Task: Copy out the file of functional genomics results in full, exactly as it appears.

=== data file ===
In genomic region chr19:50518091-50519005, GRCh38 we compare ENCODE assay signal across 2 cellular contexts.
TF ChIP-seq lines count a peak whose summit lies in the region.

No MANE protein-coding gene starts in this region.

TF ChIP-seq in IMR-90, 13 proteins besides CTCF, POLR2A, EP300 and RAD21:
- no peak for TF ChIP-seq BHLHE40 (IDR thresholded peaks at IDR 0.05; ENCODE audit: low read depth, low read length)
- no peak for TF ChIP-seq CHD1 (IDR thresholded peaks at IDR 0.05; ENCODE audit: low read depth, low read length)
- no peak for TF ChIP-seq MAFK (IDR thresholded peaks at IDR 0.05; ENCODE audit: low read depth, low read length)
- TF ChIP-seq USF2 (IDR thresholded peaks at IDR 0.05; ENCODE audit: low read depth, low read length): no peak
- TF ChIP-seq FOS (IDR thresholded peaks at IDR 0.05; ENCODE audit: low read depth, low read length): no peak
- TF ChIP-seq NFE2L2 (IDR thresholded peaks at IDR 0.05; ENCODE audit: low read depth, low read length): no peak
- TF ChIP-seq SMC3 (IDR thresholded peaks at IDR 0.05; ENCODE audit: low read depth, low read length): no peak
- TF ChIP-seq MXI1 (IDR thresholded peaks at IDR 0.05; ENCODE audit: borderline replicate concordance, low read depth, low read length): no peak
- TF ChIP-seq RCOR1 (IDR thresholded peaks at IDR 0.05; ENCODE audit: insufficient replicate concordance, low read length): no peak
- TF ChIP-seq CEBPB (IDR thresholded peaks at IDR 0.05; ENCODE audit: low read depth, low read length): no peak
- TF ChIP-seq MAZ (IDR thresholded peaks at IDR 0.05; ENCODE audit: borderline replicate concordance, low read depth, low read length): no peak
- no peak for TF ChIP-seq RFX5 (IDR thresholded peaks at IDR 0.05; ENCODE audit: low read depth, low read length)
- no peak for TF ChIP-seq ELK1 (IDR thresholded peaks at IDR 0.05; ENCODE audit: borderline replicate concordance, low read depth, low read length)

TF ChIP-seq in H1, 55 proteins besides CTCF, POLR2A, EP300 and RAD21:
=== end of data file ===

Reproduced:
In genomic region chr19:50518091-50519005, GRCh38 we compare ENCODE assay signal across 2 cellular contexts.
TF ChIP-seq lines count a peak whose summit lies in the region.

No MANE protein-coding gene starts in this region.

TF ChIP-seq in IMR-90, 13 proteins besides CTCF, POLR2A, EP300 and RAD21:
- no peak for TF ChIP-seq BHLHE40 (IDR thresholded peaks at IDR 0.05; ENCODE audit: low read depth, low read length)
- no peak for TF ChIP-seq CHD1 (IDR thresholded peaks at IDR 0.05; ENCODE audit: low read depth, low read length)
- no peak for TF ChIP-seq MAFK (IDR thresholded peaks at IDR 0.05; ENCODE audit: low read depth, low read length)
- TF ChIP-seq USF2 (IDR thresholded peaks at IDR 0.05; ENCODE audit: low read depth, low read length): no peak
- TF ChIP-seq FOS (IDR thresholded peaks at IDR 0.05; ENCODE audit: low read depth, low read length): no peak
- TF ChIP-seq NFE2L2 (IDR thresholded peaks at IDR 0.05; ENCODE audit: low read depth, low read length): no peak
- TF ChIP-seq SMC3 (IDR thresholded peaks at IDR 0.05; ENCODE audit: low read depth, low read length): no peak
- TF ChIP-seq MXI1 (IDR thresholded peaks at IDR 0.05; ENCODE audit: borderline replicate concordance, low read depth, low read length): no peak
- TF ChIP-seq RCOR1 (IDR thresholded peaks at IDR 0.05; ENCODE audit: insufficient replicate concordance, low read length): no peak
- TF ChIP-seq CEBPB (IDR thresholded peaks at IDR 0.05; ENCODE audit: low read depth, low read length): no peak
- TF ChIP-seq MAZ (IDR thresholded peaks at IDR 0.05; ENCODE audit: borderline replicate concordance, low read depth, low read length): no peak
- no peak for TF ChIP-seq RFX5 (IDR thresholded peaks at IDR 0.05; ENCODE audit: low read depth, low read length)
- no peak for TF ChIP-seq ELK1 (IDR thresholded peaks at IDR 0.05; ENCODE audit: borderline replicate concordance, low read depth, low read length)

TF ChIP-seq in H1, 55 proteins besides CTCF, POLR2A, EP300 and RAD21: